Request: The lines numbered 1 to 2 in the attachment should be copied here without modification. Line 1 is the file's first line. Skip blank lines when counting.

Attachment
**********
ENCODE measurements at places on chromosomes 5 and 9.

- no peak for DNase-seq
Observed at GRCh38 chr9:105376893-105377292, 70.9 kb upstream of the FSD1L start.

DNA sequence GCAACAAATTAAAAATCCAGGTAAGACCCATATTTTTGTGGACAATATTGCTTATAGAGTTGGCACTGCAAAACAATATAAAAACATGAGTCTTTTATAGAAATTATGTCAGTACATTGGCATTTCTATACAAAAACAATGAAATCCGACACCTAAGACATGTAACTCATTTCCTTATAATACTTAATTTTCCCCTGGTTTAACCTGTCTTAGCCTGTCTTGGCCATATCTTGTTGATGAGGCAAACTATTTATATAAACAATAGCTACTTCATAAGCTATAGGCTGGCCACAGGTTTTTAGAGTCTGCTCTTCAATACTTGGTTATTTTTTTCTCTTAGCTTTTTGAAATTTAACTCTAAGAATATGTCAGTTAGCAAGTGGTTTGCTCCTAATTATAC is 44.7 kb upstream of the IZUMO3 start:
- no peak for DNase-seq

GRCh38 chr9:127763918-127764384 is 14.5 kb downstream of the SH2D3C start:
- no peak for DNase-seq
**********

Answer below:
ENCODE measurements at places on chromosomes 5 and 9.

- no peak for DNase-seq